Reflections on National Hospital Week

My earliest memory of a hospital‚Ķ is probably buried somewhere deep in the deepest wrinkles of gray matter. Of the few I’m able to consciously access, I remember the smells of sickness and disinfectant, a dis-easing sense of long corridors with cold walls and polished linoleum floors. In those earliest memories back toward the middle of a previous century, the hospital struck me as a place of sternness, strict rules and no tolerance for children.

In point of fact, children were quite explicitly not allowed. If you weren’t at least twelve years old, you were denied entry, unless you were a patient or your parent was near the nebulous portal between life and death. Even then I think maybe there had to be a special meeting with formal review by the chief of staff.

And so I wasn’t permitted to visit my mother when I had just turned seven and my baby brother, John, was born. I wasn’t permitted to visit my thirteen-year-old sister, Patsy, when she was severely burned just a few weeks after Johnny’s arrival. In one of the final vestiges of those days, some sixteen years later, I wasn’t able to be in the delivery room when my oldest son, Michael, was born.

I was present, however, at the designated arrival times for each of the other five. While the miracle of birth remains pretty much the incomparable wonder that it was back then, my, what wonderful changes have taken place in the mindset of medical care since those days!

In my own quite limited personal experience as a hospital patient and my more recent and continuing experience as a hospital employee, it is a wonderful thing to witness the joy, warmth and humor. While I know there are those whose own encounters may make them beg to differ, I am repeatedly impressed with the skill, dedication and attitude of hospital staff members.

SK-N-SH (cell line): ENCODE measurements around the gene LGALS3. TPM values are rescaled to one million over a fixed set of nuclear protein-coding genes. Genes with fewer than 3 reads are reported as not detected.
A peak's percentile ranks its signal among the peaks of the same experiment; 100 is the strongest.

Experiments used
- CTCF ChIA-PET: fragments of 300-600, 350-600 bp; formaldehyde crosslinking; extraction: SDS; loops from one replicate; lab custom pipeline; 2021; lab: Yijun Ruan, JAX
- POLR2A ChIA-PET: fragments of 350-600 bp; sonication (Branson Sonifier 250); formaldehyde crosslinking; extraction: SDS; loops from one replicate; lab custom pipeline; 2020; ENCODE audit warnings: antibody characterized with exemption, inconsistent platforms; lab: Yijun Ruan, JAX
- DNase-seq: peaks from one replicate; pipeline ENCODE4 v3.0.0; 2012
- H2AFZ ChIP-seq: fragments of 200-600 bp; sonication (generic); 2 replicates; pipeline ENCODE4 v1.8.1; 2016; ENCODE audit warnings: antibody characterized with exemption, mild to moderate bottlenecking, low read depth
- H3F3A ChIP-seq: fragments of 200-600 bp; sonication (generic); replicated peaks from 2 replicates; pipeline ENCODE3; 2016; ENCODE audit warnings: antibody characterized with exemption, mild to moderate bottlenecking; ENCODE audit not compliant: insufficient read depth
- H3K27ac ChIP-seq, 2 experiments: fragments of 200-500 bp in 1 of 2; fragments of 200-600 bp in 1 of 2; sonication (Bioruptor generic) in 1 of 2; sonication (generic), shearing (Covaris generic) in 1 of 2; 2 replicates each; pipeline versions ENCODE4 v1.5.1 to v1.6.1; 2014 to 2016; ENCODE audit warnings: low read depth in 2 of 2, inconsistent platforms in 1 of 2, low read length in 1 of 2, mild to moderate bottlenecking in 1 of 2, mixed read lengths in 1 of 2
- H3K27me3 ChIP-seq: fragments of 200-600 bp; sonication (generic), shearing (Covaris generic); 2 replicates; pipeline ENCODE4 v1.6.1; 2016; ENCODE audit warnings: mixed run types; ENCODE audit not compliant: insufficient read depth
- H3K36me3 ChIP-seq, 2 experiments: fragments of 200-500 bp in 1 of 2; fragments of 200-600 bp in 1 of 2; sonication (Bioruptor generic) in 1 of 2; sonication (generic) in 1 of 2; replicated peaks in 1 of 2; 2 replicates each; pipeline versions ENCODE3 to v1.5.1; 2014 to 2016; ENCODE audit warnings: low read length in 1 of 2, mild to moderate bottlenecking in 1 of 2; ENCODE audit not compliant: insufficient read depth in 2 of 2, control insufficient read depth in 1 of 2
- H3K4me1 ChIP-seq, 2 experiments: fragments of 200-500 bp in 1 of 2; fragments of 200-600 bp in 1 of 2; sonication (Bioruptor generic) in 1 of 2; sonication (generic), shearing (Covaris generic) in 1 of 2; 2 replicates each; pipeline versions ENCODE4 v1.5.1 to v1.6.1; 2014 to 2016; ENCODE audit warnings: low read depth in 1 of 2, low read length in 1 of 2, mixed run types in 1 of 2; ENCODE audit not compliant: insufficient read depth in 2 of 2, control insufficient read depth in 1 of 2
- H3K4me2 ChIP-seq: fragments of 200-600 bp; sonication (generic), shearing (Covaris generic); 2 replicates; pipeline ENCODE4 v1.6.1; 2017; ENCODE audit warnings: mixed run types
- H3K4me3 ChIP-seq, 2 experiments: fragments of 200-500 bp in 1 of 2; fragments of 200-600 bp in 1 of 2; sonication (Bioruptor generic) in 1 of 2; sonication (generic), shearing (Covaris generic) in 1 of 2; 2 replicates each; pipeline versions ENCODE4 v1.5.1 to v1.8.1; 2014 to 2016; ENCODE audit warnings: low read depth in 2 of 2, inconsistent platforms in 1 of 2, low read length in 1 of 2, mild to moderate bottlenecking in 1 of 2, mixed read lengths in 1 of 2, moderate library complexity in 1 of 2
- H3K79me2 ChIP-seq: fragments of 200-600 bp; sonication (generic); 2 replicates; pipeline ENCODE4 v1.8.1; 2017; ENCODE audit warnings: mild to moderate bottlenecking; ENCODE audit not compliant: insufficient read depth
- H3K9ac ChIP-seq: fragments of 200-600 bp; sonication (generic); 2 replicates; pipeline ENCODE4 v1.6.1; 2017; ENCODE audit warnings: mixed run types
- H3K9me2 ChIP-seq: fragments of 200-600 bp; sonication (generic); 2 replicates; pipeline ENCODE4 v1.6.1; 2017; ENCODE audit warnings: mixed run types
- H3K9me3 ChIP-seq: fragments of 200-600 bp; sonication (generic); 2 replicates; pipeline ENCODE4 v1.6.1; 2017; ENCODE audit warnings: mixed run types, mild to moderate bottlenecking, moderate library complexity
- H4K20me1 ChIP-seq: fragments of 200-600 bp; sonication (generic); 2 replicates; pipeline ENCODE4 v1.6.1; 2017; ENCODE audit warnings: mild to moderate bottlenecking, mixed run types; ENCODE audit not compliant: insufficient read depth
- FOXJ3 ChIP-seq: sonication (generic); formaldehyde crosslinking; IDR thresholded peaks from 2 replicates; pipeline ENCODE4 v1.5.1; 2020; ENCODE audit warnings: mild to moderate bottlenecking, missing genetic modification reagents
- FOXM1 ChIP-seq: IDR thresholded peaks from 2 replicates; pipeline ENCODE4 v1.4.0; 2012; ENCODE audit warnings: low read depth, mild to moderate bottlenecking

I experienced it first-hand as an out-patient at our “rival” hospital in Winfield where I couldn’t have asked for better care or treatment. I have read the testimonies of our own patients at SCKMC. I have witnessed the care and professionalism as a semi-participating observer. As marketing director, I confess that I am quite likely the single most “optional” player in the picture.

If an orderly, aid, housekeeper, pharmacist, cook, nurse, lab tech, maintenance worker, physician, therapist, admitting clerk, financial processor, records worker or anyone else doesn’t show up and do their job, it’s noticed immediately. Things take a downhill turn right away.

Go without a marketing director for a few months and eventually someone says, “Hey, who’s gonna run the Bingo game during Hospital Week this year?” Not exactly indispensable‚Ķ and I’m okay with that. Even so, I do occasionally try to contribute a bit to help things move along.

Someone said, “It takes the whole village to raise a child, but only one idiot to ruin a kid.”

Well, I can tell you, that in the village that makes a modern hospital, there’s no room for idiots and it takes every single person working hard, working together, and working well. There’s not one job that doesn’t matter. Even a marketing director can help. Doesn’t really matter if it’s Nurses Week, Doctors Day, Hospital Week, National Vitamin and Paleolithic Therapy Month or just the third week of Whenever I Got Sick, hospital staff play a crucial role.

Whether it’s one of those times when minutes matter most or a fairly routine lab test, they go about their business, trying to help people in their hour of need. Whether it’s doing the finishing sutures on heart surgery, cleaning the toilet, drawing blood or replacing light bulbs, when it comes to ministering to the sick, everyone involved has the opportunity to minister to the least of the family of Christ.

And to be the personification of his presence in the world.

H. Arnett

About Doc Arnett

Native of southwestern Kentucky currently living in Ark City, Kansas, with my wife of twenty-nine years, Randa. We have, between us, eight children and twenty-eight grandkids. We enjoy singing, worship, remodeling and travel.
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